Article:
The September session of the United Nations Human Rights Council will start on the 13th of this month. There is a report on Sri Lanka due to be presented there. It is the Report of the Working Group on Enforced or Involuntary Disappearances on its mission to Sri Lanka.
I am no lawyer or any kind of expert but as I have closely observed the Council from a ringside seat (in the years 2007-2009) and am familiar with it, I checked it out. Even someone like me can see when a report is making a wildly expansive claim. At first glance it seemed to me that the members of the Working Group were making lurid allegations against the Sri Lankan state. Then I wondered if they were making them against the LTTE, which would certainly fit. It quickly dawned on me that they meant the State after all, since they refer to “counter-terrorists activities” – and that could only be the State.
Here’s what they say:
“Para 6: Enforced disappearances have been used in a massive and systematic way in Sri Lanka for many decades to suppress political dissent, counter-terrorist activities or in the internal armed conflict. Given the context in which they occurred, many enforced disappearances could be considered as war crimes or crimes against humanity if addressed in a court of law.”
That’s heavy. Using the phrase “massive and systematic” here makes it tantamount to a war crime, as they rightly point out. But why is it even there?
The first draft is usually given to our Permanent Mission in Geneva at which point they can make objections to certain words. There were disappearances, of course there were. They were in all the newspapers. But “systematic”? Was Sri Lanka a state where “massive” disappearances were “systematic”, for “many decades”?
The Government of Sri Lanka (GoSL) could have responded strongly to this outrageous and dangerous allegation. At least made it public that as the “country concerned” we have not agreed to the wording, if our concerns were not accommodated by the Working Group.
This is what I saw happen at our UN mission in Geneva during 2007-2009. My husband who as head of Mission was then responsible for these things, would check it out, note the anomalies as soon as our Permanent Mission got a copy, then send it along to the Attorney General’s office with his comments, and quickly respond to the Office of the High Commissioner requesting it to alter the wording that may mislead the Human Rights Council. Often, the Office complied, and still does. Even if it doesn’t, Sri Lanka has every chance to state its objections immediately in the ‘Comments by the State’, which would also be posted on the OHCHR website.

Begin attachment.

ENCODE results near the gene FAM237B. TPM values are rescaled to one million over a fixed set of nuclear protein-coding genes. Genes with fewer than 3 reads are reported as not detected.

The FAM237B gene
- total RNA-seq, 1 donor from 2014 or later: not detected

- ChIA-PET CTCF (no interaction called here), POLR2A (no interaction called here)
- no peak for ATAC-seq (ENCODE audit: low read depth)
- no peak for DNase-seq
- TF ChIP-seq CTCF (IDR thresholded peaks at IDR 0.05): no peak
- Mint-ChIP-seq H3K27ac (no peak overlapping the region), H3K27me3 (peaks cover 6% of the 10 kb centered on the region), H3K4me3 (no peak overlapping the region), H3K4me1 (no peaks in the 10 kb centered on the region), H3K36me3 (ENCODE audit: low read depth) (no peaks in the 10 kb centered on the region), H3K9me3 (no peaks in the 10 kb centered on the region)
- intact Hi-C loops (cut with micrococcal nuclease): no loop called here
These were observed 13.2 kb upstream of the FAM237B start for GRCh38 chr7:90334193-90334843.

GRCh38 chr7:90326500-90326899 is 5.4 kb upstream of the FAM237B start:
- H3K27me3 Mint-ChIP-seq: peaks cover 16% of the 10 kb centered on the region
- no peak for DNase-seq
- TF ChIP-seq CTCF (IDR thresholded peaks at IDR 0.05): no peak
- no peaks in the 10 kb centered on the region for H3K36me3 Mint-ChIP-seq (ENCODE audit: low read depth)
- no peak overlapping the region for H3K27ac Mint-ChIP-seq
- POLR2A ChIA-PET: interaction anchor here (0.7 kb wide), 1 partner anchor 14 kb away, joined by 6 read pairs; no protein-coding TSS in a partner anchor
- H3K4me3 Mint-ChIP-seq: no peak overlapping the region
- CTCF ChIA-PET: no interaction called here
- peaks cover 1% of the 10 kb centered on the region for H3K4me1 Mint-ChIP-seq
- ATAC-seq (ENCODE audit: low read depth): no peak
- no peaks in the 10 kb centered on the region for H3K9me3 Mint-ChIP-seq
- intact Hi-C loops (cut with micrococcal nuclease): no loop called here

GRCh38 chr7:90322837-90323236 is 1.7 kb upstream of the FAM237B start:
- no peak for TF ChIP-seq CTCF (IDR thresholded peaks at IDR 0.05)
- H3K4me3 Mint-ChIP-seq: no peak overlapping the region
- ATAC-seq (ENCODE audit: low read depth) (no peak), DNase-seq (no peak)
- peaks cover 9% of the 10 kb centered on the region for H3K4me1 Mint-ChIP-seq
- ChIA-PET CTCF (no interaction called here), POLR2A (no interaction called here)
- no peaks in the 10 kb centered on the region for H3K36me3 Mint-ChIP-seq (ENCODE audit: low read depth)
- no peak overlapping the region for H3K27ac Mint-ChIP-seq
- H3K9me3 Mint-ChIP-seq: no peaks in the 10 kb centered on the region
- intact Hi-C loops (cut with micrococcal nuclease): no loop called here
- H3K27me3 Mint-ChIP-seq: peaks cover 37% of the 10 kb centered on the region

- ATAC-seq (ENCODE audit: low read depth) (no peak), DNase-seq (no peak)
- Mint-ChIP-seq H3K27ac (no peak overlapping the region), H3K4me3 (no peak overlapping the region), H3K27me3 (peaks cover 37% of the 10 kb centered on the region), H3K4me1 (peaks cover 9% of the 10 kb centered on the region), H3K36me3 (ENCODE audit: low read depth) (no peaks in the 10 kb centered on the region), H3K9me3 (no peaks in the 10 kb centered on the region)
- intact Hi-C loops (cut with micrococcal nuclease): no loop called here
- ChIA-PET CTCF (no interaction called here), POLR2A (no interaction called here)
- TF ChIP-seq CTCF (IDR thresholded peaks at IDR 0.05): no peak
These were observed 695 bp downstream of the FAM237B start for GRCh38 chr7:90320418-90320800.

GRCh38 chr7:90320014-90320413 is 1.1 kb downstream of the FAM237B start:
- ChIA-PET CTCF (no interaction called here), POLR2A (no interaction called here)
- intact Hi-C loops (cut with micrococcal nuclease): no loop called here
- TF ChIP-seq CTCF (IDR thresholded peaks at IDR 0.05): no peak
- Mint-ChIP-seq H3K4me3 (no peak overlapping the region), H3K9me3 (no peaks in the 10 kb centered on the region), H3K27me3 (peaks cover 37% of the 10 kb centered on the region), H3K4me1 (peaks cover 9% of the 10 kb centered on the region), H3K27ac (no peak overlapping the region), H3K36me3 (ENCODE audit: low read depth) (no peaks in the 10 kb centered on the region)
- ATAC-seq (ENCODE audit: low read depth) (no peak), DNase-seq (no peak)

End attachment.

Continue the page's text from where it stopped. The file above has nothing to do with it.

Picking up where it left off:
This is not rocket science, really. When the country concerned objects strongly to imprecise wording, it is taken note of. They are human beings in the Secretariat–fallible like the rest of us and they know it.
So what happened this time?
Here’s the Sri Lankan Government’s tepid response to this report which is posted in the same place as the Working Group’s report, on the OHCHR website:
“Report of the Working Group on Enforced or Involuntary Disappearances on its mission to Sri Lanka: comments by the State* [31 August 2016]
The Government of Sri Lanka was pleased to receive the Working Group on Enforced and Involuntary Disappearances (WGEID) that visited Sri Lanka at the invitation of the Government, during the period 9-18 November 2015, after 16 years. The Government of Sri Lanka, formed following the Presidential Elections in January 2015 and Parliamentary Elections in August 2015, is committed to the promotion and protection of human rights, strengthening democracy, good governance and the rule of law, reconciliation, and development. Sri Lanka considers its engagement with the Working Group on Enforced and Involuntary Disappearances as an important component of its reconciliation efforts and steps being taken to uphold the human rights of all her citizens. Accordingly, Sri Lanka will continue to stay engaged closely with the Working Group.
The Government is studying the recommendations made by the Working Group with a view to their implementation, and will continue to provide updates to the Working Group.”
That’s it! That’s the Government’s response to the Report’s statement that there were “massive”, “systematic” disappearances for “many decades’, which in a court of law could amount to “war crimes” and “crimes against humanity”! The Government’s response to this damning allegation is to ignore it.
The Report and this response by the GoSL will be tabled at the September session which starts on the 13th under Agenda item 3. The whole world will believe that there have been “massive” and “systematic” enforced disappearances. This would not be true, and all we have on behalf of the Sri Lankan State is this bland, entirely uncritical, noncommittal response!
Of course this is only one of the things the Report says. Here’s another: